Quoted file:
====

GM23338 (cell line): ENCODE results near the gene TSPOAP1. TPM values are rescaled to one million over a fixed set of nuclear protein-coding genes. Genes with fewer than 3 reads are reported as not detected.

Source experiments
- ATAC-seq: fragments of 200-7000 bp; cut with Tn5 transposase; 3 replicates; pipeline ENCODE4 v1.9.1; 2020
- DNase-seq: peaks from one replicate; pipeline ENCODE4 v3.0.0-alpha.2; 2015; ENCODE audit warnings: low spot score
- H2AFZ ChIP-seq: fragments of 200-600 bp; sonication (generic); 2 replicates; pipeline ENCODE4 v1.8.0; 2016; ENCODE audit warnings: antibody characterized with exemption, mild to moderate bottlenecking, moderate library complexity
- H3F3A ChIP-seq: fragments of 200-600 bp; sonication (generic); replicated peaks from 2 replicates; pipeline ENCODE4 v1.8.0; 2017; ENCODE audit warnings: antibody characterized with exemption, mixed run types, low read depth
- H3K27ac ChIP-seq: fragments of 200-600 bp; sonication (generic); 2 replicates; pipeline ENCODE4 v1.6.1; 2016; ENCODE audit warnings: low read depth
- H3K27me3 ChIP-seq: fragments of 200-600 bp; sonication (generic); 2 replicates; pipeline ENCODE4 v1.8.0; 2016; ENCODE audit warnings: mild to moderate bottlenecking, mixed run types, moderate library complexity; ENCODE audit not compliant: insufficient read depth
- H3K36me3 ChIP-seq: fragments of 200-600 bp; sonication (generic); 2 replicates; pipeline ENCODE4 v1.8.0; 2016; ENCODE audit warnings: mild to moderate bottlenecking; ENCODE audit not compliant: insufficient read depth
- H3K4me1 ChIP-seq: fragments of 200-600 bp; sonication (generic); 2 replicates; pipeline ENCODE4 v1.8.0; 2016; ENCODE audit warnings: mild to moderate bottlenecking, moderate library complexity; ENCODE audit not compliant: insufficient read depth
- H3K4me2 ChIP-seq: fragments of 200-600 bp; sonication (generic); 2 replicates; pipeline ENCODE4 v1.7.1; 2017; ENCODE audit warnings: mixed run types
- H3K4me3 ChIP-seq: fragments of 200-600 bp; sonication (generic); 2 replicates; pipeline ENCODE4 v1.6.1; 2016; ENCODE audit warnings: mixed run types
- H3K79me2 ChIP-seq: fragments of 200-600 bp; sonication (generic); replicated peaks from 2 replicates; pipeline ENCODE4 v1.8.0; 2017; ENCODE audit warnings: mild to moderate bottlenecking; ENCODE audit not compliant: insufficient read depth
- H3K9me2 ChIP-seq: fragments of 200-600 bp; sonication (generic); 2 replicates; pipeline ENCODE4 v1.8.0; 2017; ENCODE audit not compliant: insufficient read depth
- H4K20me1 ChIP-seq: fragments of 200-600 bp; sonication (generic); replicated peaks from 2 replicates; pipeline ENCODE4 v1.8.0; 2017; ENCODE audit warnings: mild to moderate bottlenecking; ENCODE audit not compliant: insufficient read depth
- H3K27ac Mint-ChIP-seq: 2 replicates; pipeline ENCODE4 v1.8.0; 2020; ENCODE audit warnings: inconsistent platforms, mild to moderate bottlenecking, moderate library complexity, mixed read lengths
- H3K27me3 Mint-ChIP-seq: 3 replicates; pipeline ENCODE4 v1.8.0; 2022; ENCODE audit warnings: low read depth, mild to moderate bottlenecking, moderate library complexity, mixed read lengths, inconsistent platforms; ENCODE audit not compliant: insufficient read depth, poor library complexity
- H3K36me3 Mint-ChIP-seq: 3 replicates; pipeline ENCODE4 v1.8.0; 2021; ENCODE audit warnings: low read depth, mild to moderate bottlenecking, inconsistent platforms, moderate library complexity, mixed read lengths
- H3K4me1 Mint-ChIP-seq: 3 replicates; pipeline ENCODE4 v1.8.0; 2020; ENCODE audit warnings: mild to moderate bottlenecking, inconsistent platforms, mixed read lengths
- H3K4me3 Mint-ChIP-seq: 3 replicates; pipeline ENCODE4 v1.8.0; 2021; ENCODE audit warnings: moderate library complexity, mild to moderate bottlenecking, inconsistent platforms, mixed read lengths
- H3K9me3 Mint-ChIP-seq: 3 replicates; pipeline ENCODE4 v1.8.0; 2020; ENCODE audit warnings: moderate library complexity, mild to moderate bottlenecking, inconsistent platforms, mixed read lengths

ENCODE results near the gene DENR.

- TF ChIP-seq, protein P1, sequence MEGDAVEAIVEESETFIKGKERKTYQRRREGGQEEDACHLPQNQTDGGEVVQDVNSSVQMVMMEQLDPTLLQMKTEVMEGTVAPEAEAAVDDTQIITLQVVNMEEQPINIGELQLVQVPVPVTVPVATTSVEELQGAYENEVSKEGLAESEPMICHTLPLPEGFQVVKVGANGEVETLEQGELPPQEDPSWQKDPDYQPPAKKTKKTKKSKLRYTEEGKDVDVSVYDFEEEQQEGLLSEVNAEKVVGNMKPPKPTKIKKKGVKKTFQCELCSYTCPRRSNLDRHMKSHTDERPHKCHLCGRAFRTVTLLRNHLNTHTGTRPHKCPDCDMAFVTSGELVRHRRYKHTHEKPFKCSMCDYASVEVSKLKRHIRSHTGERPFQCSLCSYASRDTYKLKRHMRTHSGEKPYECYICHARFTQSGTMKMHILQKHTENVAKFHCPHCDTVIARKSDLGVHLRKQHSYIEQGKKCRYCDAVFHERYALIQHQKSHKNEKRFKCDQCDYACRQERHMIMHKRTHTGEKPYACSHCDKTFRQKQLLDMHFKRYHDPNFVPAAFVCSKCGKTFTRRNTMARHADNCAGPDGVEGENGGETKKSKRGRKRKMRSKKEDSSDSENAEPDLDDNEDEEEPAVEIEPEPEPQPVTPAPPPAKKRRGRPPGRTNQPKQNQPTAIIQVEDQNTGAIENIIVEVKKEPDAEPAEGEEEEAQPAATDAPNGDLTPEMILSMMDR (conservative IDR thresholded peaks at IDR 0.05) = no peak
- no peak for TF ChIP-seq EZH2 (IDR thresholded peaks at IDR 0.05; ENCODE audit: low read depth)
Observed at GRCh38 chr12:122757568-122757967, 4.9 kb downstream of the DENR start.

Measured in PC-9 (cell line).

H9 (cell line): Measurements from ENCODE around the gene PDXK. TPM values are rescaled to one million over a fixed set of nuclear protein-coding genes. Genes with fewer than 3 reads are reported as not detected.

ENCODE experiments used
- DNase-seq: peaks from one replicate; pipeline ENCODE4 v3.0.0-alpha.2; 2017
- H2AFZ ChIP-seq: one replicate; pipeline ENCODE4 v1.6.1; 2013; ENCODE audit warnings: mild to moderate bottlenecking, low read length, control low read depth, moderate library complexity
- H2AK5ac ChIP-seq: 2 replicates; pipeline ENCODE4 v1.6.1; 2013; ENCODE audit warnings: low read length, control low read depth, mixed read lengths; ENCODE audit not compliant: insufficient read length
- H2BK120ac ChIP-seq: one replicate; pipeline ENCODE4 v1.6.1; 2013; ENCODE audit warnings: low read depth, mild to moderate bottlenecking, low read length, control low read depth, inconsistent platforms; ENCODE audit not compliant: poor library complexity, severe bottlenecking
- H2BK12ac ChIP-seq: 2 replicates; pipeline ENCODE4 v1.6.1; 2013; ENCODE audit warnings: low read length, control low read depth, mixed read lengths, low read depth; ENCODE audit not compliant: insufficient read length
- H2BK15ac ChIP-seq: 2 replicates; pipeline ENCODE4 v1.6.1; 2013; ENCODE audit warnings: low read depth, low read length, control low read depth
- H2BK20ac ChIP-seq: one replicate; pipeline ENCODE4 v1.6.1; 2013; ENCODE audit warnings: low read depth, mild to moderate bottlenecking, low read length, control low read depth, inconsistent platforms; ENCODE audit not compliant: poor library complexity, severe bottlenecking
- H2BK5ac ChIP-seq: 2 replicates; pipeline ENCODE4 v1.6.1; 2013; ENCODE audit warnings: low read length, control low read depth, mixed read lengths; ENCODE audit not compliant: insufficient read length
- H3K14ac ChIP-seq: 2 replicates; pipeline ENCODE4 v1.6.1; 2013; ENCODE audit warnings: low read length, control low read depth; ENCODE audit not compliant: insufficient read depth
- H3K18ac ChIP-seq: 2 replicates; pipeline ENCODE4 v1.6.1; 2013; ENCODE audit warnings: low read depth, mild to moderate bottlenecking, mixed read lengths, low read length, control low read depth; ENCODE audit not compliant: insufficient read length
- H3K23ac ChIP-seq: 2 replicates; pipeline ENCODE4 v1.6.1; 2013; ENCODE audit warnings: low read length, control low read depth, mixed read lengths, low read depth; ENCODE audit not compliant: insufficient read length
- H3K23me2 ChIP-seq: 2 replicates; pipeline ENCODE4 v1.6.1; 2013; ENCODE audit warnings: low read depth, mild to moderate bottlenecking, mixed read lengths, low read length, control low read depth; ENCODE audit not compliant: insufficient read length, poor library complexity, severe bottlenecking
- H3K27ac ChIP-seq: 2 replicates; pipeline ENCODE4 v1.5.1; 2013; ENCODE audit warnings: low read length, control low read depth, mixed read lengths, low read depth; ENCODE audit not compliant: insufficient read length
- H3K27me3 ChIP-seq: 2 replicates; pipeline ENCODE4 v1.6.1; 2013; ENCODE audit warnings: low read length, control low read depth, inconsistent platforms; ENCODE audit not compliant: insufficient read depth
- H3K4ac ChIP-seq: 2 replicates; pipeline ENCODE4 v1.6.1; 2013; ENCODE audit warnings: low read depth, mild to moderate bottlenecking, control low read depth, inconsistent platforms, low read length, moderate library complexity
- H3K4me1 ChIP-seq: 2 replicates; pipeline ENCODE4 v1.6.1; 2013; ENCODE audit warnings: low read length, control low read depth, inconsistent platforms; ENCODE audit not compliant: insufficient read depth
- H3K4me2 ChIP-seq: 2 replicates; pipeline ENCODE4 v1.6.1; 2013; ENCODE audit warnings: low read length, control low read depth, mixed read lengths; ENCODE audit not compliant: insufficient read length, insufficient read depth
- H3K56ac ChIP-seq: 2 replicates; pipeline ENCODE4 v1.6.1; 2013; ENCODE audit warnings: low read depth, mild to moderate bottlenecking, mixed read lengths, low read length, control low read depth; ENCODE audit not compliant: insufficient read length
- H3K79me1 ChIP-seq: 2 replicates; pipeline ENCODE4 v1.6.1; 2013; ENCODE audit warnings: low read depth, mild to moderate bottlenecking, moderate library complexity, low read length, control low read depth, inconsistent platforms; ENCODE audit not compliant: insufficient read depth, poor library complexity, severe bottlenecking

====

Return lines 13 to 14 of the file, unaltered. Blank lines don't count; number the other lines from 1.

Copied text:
- H3K79me2 ChIP-seq: fragments of 200-600 bp; sonication (generic); replicated peaks from 2 replicates; pipeline ENCODE4 v1.8.0; 2017; ENCODE audit warnings: mild to moderate bottlenecking; ENCODE audit not compliant: insufficient read depth
- H3K9me2 ChIP-seq: fragments of 200-600 bp; sonication (generic); 2 replicates; pipeline ENCODE4 v1.8.0; 2017; ENCODE audit not compliant: insufficient read depth